According to New York Times writer and digital culture expert Taylor Lorenz, though, removing likes won’t significantly change the dynamic of the app regarding influencer marketing. “Instagram’s new CEO has spoken a lot about his goals to reduce bullying and foster a healthy community,” Lorenz told CBS News on Monday. “And I think this is definitely in line with those efforts. That’s ultimately good for business.” According to Lorenz, the “like” is already an outdated measure of popularity on the app, and that other metrics, like Story views, are a stronger indicator of one’s engagement. “It won’t largely change what brands ask for, which is richer analytics data than just likes,” she writes to me via DM. 

Teens ‘Like’ Everything on Social Media Now

The everyday user is still suspicious, though. “I feel like removing likes doesn’t really impact me so much personally, as [much as] it makes me wonder if it’s to hide Instagram slowly shadowbanning you from your friends, and vice versa,” says Catie, a 22-year-old music student from Tampa and active Instagram user. “By removing likes (the indicator of whether or not your post has been seen or interacted with) they can more easily do that, and make it so you’re interacting with brands and paid posts without you being aware that your own organic posts are either underperforming or are never going to be shown to your friends. It’s essentially making Instagram like Facebook,” she says.

Whatever the motivation, until more major changes occur, Instagram continues to serve its primary function as a place to show off one’s lifestyle or looks and compare it to everyone else’s — as well as a place to quietly stalk your ex. 

While removing the “Following” tab and publicly visible likes may be a setback to snooping, public horniness and validation, the drives of sex and jealousy are surely too strong for mere technological shifts to overcome. What, then, should you do if, say, the “Following” option was your preferred method of snooping?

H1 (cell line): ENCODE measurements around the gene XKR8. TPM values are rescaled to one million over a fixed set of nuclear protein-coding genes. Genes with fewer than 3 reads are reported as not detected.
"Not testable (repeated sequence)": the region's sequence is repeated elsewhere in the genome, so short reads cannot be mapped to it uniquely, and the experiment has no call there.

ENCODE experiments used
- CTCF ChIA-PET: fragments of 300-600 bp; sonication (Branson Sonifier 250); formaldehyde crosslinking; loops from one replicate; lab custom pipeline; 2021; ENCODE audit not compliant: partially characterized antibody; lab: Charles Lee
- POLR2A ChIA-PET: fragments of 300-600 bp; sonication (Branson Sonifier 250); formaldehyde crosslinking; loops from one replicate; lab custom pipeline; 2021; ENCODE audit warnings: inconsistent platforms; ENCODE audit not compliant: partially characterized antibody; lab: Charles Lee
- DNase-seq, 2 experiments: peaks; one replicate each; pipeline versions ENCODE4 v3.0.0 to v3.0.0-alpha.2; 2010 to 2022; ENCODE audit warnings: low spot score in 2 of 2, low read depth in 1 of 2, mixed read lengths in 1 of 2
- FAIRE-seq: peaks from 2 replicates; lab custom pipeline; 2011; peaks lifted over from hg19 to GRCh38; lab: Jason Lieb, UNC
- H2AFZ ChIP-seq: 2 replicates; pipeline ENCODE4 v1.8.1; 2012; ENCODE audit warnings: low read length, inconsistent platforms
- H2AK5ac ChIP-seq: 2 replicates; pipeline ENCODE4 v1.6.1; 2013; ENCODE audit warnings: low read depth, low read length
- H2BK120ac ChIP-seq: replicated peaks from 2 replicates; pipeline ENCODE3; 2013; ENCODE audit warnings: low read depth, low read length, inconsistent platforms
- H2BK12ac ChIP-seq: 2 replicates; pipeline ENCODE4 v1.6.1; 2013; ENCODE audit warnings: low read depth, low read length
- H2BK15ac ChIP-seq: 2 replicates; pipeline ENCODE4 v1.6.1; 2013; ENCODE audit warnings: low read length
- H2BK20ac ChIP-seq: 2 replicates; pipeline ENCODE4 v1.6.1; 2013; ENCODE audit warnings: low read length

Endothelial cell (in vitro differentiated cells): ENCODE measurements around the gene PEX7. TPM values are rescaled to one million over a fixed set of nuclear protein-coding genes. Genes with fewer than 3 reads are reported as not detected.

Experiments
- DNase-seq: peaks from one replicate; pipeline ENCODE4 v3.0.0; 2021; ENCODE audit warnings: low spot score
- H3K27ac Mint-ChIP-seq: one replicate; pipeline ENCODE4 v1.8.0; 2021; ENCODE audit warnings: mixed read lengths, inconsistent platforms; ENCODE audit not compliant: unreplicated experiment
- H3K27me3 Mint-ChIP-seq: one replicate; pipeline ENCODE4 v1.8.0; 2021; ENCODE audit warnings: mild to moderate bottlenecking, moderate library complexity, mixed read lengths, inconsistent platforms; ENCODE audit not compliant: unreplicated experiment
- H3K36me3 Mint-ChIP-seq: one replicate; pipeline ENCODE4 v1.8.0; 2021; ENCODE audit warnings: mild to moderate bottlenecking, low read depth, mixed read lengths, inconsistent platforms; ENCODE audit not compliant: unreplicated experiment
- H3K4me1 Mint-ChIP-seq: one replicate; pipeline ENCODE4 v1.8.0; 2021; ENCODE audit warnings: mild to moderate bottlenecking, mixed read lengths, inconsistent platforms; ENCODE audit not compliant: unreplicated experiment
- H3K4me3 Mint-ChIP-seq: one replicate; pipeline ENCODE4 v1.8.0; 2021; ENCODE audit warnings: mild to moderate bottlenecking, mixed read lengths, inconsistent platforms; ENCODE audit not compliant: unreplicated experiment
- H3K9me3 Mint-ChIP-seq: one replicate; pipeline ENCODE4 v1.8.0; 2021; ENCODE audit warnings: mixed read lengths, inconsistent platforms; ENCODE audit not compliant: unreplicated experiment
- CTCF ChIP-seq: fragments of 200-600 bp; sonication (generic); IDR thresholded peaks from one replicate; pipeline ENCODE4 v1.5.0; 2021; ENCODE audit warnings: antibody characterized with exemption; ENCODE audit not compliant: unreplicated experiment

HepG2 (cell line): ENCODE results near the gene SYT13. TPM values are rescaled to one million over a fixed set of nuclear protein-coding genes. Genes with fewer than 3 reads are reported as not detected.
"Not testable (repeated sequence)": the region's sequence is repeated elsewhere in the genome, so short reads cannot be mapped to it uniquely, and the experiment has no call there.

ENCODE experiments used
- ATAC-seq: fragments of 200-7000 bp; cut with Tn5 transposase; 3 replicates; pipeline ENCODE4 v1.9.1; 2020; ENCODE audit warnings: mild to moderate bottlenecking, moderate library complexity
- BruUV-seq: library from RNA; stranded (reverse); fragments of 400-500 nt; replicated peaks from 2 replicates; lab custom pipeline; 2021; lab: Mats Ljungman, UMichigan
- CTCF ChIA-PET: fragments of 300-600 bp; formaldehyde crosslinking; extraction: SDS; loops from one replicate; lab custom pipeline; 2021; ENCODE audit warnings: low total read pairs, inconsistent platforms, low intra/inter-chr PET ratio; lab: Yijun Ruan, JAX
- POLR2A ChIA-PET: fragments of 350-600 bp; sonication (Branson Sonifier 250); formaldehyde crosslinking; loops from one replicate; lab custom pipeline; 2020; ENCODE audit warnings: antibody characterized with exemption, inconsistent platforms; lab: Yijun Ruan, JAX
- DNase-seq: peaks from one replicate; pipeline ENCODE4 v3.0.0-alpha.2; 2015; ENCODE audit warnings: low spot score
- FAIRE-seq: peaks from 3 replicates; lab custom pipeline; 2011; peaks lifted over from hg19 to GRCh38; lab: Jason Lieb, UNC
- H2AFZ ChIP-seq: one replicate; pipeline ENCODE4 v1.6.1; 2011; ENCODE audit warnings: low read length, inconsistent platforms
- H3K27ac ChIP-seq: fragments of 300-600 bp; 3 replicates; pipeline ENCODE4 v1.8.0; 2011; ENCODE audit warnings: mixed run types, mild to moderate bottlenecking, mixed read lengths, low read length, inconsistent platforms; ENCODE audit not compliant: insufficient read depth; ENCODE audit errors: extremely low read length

True to their creepy nature, Barstool Sports’ Call Her Daddy podcast has previously suggested making a fake Instagram with which you only follow your boyfriend, essentially making said feed a document of all that person’s actions on the app. 

Others, meanwhile, are going straight to the source for intel. “Once in a while I’ll snoop my ex’s Instagram, going through every girl he follows, and see which photos of theirs he likes,” says Tiffany, 25, from Massachusetts. “He was also abusive and manipulative, so it’s a learned habit.” 

Really, there’s nothing at all stopping you from going directly to your person of interest’s Instagram the way Tiffany does, then combing through each and every bit of content there — it’s just far more time consuming than using the old Following tab. 

As for likes, although we may not be able to see how many likes someone else’s post has received, we’ll still be able to see the number of likes garnered by our own posts, and in some ways, this change could benefit those trying to be covert in their interest. “My girlfriend will get mad at me less,” admits Jeff, 26, from Massachusetts, pointing out that with visible likes gone, no one besides the photo owner themselves will ever know that you’ve liked the post. (Alternatively, some have entirely avoided the digital trail that likes leave behind by saving posts instead of liking them, creating something akin to a spank bank within the app.)

How Women Feel About You Jerking Off to Their Instagram Accounts

Perhaps, without visible likes, the emboldened ultra-horny will turn to the comments section, which, as noted earlier, is a medium capable of far greater horniness anyway. I myself receive such affirming comments as, “I’ll show you how a real man will set your panties on fire even while they’re dripping wet” on my posts, and nobody has put that man in jail yet. 

Better still for him, without the Following activity tab, it’s likely that no one in his circle will ever catch him and his brazen remarks, save for only the most dedicated of snoopers. 

Well, Godspeed.